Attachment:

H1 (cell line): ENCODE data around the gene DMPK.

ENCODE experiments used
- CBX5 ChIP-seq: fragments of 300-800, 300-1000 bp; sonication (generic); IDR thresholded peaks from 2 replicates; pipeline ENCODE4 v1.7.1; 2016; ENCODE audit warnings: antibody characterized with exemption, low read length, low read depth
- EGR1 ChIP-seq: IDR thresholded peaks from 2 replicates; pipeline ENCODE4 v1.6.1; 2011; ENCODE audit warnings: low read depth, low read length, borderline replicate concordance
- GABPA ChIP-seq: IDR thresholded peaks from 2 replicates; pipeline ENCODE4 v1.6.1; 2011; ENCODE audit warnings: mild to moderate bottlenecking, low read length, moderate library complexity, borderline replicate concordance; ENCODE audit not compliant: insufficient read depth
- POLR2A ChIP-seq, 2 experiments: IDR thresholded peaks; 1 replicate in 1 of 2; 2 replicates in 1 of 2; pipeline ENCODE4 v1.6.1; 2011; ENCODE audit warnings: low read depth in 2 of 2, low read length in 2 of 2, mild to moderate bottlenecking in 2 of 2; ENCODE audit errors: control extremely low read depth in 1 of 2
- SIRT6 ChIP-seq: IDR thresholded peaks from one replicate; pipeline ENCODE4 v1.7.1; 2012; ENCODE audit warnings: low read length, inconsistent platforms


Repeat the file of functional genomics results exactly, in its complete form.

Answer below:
H1 (cell line): ENCODE data around the gene DMPK.

ENCODE experiments used
- CBX5 ChIP-seq: fragments of 300-800, 300-1000 bp; sonication (generic); IDR thresholded peaks from 2 replicates; pipeline ENCODE4 v1.7.1; 2016; ENCODE audit warnings: antibody characterized with exemption, low read length, low read depth
- EGR1 ChIP-seq: IDR thresholded peaks from 2 replicates; pipeline ENCODE4 v1.6.1; 2011; ENCODE audit warnings: low read depth, low read length, borderline replicate concordance
- GABPA ChIP-seq: IDR thresholded peaks from 2 replicates; pipeline ENCODE4 v1.6.1; 2011; ENCODE audit warnings: mild to moderate bottlenecking, low read length, moderate library complexity, borderline replicate concordance; ENCODE audit not compliant: insufficient read depth
- POLR2A ChIP-seq, 2 experiments: IDR thresholded peaks; 1 replicate in 1 of 2; 2 replicates in 1 of 2; pipeline ENCODE4 v1.6.1; 2011; ENCODE audit warnings: low read depth in 2 of 2, low read length in 2 of 2, mild to moderate bottlenecking in 2 of 2; ENCODE audit errors: control extremely low read depth in 1 of 2
- SIRT6 ChIP-seq: IDR thresholded peaks from one replicate; pipeline ENCODE4 v1.7.1; 2012; ENCODE audit warnings: low read length, inconsistent platforms